Can You Drink in the Passenger Seat of a Car?

People love partying, and that is why most individuals look forward to weekends. Of course, booze is part and parcel of most parties. It sets the mood for such occasions and allows one to enjoy the moment as their senses drift away from the hustle and bustle of life. Additionally, drunk driving is a crime, but what about drinking while in the passenger seat? Does it compromise car safety or the safety of other drivers on the road?

Getting the facts, in this case, is critical because it helps you understand what to expect if cops pull over your driver as you enjoy an open container in the passenger seat. That means that when you have such knowledge, you will know whether or not you are violating set laws when drinking in the passenger seat, even before engaging a lawyer.

Laws concerning alcoholic beverages in cars

Driver and passenger drinking beers in a vehicle at a drive-in theater
Driver and passenger drinking beers in a vehicle | Adam Berry/Getty Images

Most states have laws prohibiting the presence of open bottles, cans, or other unsealed alcoholic beverages containers inside vehicles, on sidewalks, or in the streets. These are known as open container laws. That suggests that each state determines whether a passenger violates set laws by drinking an alcoholic beverage while inside a vehicle.

When considering open container laws, the major difference is whether a state has a complete ban on alcohol in a vehicle in compliance with federal guidelines or a partial ban. The latter allows passengers to have open containers in autos, but not drivers. It is worth mentioning that in 1998, Congress passed federal legislation establishing a program designed to encourage states to adopt laws banning the presence of open containers of any alcoholic beverage in the entire passenger area of a motor vehicle.

This is known as the Transportation Equity Act for the 21st Century (TEA-21). The legislation provides states that follow the federal standard banning all open alcohol containers anywhere inside an automobile a financial incentive. As much as that is the case, a handful of states do not have open container restrictions on the books. Additionally, several other states do not have open container rules that apply to vehicle passengers.

First, note that although all states have open container laws, they have exceptions to those laws too. These exceptions generally fall into two categories. In the first case, most states allow the storage of open containers in the living quarters of a motor home. Also, many states permit passengers to possess open containers and drink alcohol in vehicles-for-hire like party buses and limousines.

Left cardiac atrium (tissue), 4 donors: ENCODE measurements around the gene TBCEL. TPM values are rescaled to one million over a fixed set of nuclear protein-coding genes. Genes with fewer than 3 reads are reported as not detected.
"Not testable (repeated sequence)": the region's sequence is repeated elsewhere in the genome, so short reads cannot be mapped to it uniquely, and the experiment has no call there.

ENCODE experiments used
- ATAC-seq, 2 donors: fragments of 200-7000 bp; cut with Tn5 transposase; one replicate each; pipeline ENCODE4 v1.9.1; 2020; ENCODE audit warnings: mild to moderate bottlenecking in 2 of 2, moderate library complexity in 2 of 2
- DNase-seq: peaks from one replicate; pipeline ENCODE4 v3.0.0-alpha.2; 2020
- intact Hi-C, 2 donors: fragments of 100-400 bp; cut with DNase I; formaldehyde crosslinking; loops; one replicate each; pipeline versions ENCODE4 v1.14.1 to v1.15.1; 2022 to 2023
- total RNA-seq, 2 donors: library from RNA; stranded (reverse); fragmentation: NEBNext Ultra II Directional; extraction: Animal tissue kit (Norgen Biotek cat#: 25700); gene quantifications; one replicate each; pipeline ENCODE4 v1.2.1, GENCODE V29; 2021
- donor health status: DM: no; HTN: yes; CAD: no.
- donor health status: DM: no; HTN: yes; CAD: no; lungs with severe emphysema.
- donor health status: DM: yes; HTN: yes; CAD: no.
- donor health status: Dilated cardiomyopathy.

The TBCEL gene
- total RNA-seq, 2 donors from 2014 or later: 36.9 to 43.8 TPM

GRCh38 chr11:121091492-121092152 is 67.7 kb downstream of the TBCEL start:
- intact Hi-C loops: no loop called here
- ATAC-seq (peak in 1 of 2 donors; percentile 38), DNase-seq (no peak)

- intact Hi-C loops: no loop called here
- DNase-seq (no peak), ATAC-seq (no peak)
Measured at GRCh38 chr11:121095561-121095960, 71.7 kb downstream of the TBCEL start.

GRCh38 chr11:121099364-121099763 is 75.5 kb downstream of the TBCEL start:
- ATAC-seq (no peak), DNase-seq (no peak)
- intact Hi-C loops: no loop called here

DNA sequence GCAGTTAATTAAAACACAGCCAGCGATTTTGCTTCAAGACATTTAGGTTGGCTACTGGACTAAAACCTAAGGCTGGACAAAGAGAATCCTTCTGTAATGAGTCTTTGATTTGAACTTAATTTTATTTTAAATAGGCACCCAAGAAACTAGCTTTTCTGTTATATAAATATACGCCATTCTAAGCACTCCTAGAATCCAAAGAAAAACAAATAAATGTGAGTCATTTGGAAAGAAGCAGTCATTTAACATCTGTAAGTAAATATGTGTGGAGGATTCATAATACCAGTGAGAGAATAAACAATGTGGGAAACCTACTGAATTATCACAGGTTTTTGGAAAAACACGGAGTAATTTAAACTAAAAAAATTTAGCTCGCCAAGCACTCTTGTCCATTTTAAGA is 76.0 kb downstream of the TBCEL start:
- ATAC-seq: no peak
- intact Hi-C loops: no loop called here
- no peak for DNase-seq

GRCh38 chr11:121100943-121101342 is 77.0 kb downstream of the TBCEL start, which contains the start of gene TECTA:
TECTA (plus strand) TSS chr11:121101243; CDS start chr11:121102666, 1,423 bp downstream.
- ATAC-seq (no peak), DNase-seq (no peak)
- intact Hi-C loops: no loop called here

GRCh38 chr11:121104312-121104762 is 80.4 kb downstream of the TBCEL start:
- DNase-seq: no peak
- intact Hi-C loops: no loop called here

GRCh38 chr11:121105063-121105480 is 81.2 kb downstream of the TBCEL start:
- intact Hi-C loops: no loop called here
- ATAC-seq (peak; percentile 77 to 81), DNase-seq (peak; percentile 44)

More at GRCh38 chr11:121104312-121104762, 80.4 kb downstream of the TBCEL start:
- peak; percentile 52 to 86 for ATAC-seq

In the second category, one can keep open containers lawfully inside a vehicle’s trunk or an area of an auto that is not readily accessible to passengers or the driver. Additionally, transporting an open container of wine from a restaurant is an exception within open container laws. 

The only thing is that these exceptions still require storage of the open bottle of wine in the trunk or another area within a vehicle where passengers or the driver cannot access the same. Some of the states where drinking in the passenger seat is legal include Alaska, Connecticut, Delaware, and Missouri. However, doing so will land you in trouble in Alabama, Arizona, California, Colorado, District of Columbia, Florida, Georgia, Hawaii, Idaho, Kansa, Michigan, Nevada, Oregon, and Wyoming.

The penalty for drinking as a passenger


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The punishment for drinking as a passenger varies from state to state. For instance, that will attract a fine of up to $100 in North Carolina, a maximum fine of $25 in Vermont, and $100 in Idaho. 

Who gets penalized for breaking open container laws? The driver or the passenger?

A driver may be cited for an open container violation if they have a container within reach or on their person. However, according to FindLaw, both the driver and offending passenger may be cited for a violation even though only the passenger has an open container. Remember that an offending passenger’s blood alcohol concentration (BAC) is irrelevant in this case, LegalMatch reports.